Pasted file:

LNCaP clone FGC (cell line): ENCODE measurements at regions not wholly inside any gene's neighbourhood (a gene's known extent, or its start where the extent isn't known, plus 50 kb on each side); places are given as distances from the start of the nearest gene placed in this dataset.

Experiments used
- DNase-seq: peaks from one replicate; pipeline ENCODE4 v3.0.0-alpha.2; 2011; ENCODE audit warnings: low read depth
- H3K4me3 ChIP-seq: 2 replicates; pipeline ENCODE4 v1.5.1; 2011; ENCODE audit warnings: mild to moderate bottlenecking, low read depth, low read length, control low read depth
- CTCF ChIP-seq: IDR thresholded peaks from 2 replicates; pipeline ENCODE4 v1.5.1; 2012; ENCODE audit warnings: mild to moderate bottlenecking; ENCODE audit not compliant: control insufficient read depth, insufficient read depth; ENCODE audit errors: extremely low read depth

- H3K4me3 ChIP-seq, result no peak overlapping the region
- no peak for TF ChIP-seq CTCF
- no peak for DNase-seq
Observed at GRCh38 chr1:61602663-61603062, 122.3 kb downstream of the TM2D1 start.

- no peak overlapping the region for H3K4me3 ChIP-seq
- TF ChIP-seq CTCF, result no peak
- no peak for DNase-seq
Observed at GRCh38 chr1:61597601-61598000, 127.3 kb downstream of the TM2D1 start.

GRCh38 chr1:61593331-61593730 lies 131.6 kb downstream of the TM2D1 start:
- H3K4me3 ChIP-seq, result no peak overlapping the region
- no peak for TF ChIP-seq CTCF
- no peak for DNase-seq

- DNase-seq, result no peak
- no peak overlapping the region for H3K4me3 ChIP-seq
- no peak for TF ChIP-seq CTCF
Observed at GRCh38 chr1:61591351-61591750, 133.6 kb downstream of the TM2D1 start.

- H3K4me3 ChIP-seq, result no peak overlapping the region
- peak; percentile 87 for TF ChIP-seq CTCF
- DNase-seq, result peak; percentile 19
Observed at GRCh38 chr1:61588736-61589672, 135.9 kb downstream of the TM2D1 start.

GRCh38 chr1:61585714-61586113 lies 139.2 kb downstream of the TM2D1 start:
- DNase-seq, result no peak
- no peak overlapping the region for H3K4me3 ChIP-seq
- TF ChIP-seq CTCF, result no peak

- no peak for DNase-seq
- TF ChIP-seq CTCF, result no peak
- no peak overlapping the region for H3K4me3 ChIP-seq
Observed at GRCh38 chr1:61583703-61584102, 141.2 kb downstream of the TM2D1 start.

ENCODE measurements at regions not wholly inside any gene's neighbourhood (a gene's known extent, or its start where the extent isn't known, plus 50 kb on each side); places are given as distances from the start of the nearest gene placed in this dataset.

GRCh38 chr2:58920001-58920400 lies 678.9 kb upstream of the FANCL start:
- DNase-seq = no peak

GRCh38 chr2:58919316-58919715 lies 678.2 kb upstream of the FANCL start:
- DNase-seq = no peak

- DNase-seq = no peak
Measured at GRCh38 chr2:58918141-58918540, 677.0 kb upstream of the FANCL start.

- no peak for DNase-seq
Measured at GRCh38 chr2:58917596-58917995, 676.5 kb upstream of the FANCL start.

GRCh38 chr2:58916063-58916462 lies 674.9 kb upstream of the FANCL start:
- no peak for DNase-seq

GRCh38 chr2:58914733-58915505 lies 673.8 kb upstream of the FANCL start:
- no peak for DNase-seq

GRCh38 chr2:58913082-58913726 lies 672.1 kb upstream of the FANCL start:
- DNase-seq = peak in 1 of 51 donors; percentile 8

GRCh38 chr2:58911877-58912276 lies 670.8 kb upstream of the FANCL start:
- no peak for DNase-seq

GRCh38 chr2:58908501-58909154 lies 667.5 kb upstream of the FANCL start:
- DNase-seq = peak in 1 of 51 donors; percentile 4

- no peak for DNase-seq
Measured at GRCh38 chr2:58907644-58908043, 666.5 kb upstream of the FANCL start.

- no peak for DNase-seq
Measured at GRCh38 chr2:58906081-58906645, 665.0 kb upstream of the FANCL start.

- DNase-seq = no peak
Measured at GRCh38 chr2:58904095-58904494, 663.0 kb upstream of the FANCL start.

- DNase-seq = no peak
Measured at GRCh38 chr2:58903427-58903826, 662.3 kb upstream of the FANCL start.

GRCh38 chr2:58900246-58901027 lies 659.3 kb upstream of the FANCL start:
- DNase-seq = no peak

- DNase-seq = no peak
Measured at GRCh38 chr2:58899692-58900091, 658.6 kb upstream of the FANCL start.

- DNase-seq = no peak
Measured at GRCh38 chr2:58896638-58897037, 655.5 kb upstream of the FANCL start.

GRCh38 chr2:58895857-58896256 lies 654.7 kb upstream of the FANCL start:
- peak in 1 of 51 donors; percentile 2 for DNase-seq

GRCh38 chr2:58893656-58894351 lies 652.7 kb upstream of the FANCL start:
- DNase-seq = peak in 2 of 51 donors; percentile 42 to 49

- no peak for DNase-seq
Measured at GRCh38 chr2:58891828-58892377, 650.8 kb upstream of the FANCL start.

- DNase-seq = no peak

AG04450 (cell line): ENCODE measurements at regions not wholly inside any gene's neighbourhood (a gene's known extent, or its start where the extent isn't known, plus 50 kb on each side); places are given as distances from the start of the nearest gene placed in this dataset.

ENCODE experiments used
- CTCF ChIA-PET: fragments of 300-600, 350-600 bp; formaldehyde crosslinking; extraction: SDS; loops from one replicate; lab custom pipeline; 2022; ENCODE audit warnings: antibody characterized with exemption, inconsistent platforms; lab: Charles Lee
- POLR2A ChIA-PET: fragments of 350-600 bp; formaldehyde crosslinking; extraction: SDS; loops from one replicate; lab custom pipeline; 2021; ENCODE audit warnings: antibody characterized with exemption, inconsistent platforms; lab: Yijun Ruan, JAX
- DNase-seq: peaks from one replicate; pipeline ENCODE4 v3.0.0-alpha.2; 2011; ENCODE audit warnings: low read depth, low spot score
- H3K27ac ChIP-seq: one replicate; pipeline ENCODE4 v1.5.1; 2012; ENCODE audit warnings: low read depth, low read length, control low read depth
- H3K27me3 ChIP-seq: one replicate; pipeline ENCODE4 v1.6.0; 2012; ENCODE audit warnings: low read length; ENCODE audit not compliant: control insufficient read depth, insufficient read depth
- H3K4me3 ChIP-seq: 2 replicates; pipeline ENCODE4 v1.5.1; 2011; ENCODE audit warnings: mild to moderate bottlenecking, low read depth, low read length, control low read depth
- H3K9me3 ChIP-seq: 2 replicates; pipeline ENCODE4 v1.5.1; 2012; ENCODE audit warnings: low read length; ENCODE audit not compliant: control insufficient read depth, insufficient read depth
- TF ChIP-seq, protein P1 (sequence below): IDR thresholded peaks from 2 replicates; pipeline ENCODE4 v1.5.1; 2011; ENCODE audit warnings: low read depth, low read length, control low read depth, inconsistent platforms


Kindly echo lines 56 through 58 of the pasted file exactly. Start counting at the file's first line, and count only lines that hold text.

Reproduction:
Measured at GRCh38 chr2:58906081-58906645, 665.0 kb upstream of the FANCL start.

- DNase-seq = no peak
Measured at GRCh38 chr2:58904095-58904494, 663.0 kb upstream of the FANCL start.